Concern over public employees serving in the Legislature is nothing new. The New Mexico Supreme Court just decided that the city of Albuquerque was justified in restricting city employees from serving as legislators.
During the 2015 legislative session, Rep. Bill Rehm, R-Albuquerque, sponsored legislation, HB 439, that would have prohibited APS and other “subdivisions of the state” from compensating their workers for time served in the Legislature. Unfortunately, the bill did not make it out of the House.
New Mexico has long had bigger-than-average-government (including state and local governments). According to the website Key Policy Data, New Mexico has the second-largest ratio of state and local workers relative to private sector workers in the nation. It is widely recognized across partisan lines that New Mexico needs a larger, more vibrant private sector.
We can appreciate the willingness of all who serve in New Mexico’s unpaid, volunteer Legislature to give their time to make our state a better place to live, but government agencies shouldn’t be “stacking the deck” by giving their employees a big financial advantage when it comes to serving in the Legislature.
Private sector and self-employed legislators (and their employers) face real hardships when serving in Santa Fe. But their experience and the sacrifices they make provide a perspective that is simply missing from many who make their living in government.
Rather than encouraging more government workers to serve in the Legislature at added taxpayer expense, New Mexico needs an even playing field with public workers facing the same financial sacrifices as we expect from those without the benefit of a taxpayer-funded job.
Paul Gessing is the President of New Mexico’s Rio Grande Foundation. The Rio Grande Foundation is an independent, non-partisan, tax-exempt research and educational organization dedicated to promoting prosperity for New Mexico based on principles of limited government, economic freedom and individual responsibility
New Mexico only reported $58.57 million in retirement and health care benefits yet owes approximately $7.5 billion. Because the state government uses outdated accounting methods, a vast majority of liabilities are excluded from its financial reporting.
When TIA researchers included the $7.5 billion of hidden debt, they discovered that New Mexico:
● owes $12.5 billion in bills;
● has $7 billion available to pay bills; and
● needs $5.5 billion to pay bills.
If New Mexico’s $5.5 billion of debt were divided among its taxpayers, each taxpayer’s personal share would be $9,700.
In 2014, New Mexico received the organization’s “Tortoise Award” for being so slow in producing its financials.
As seen below, New Mexico taxpayers face significant burdens. According to the organization, each taxpayer’s financial burden (surplus)’ is the money needed (available) to pay bills divided by the number of state taxpayers.” This is the approximate amount required of each taxpayer in order to pay the State’s obligations today.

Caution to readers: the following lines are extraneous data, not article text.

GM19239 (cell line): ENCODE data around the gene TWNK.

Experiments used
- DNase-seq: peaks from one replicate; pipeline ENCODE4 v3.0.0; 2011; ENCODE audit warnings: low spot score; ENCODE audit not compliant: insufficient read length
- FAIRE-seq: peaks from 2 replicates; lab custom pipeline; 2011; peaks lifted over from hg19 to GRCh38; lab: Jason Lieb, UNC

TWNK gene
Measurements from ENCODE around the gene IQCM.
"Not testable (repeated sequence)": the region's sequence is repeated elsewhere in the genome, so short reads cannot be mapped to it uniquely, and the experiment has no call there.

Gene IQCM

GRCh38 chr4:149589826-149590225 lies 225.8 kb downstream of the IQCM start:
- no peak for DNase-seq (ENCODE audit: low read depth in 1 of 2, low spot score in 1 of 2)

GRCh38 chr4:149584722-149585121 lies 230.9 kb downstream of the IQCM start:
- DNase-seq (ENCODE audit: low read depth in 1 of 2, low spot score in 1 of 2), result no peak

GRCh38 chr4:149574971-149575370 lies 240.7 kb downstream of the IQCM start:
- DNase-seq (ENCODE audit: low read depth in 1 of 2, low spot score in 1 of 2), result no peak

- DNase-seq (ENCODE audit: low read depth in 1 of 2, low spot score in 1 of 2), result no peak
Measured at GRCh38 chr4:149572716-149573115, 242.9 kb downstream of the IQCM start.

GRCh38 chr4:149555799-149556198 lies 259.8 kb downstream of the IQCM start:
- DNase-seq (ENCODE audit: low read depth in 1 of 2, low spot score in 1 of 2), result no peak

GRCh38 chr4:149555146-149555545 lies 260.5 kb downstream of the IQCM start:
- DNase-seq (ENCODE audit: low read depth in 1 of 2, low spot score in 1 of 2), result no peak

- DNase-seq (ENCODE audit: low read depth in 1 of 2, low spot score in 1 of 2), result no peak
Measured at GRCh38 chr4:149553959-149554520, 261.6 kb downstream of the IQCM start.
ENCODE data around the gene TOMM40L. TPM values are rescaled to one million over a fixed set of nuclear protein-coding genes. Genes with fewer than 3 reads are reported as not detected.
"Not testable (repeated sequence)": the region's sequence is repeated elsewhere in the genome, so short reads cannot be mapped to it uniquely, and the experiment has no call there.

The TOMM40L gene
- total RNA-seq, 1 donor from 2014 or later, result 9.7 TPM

Albuquerque Mayor Berry continues to talk in platitudes and generalities about how his proposed $100 million bus system could be a “game changer” and “transformative” to Albuquerque. What he doesn’t care to discuss is how the proposed system would impact overall mobility on Central.
Thankfully, Albuquerque is not the first city to have embraced dedicated lanes for bus rapid transit. Seattle has done so as well. And, according to a new report from the Washington Policy Center (a free market think tank based in Washington), predictions of improved traffic in areas served by the new transit system have not only proven wrong, but the exact opposite has happened. Auto traffic in the area has slowed dramatically.
The first table below are the predictions offered by public officials in advance of the project being completed.
However, a recent official analysis shows that didn’t happen. According to the SDOT report, not only did officials not provide the driving public with quicker trips, but for many people, travel times actually got worse after the policy took away part of the public street. Even bus riders heading northbound during the afternoon commute have suffered longer commute times since officials reserved the public lanes for transit.
A comparison between reality and political promises is available below:
Yes, transit travel times generally dropped, but travel by car (car trips are much more common despite the addition of transit) got far more difficult and time consuming.
There is nothing wrong with building transit systems in order to serve high-density job centers. The idea of spending $100 million or more to purposefully make motor traffic worse in a chosen area in order to encourage “transit oriented development” is just silly.
Ultimately, if we are going to spend at least $20 million and an additional $2 million annually, shouldn’t we use those dollars for real issues like policing and making our community a safer, more attractive place to live and work?
We all know that New Mexico relies heavily on federal spending and according to a report from WalletHub which I happened to run across, New Mexico is THE MOST RELIANT state in the nation when it comes to federal money beating out even Mississippi which came in 49th (or 2nd depending on perspective).Source: WalletHub Source: WalletHub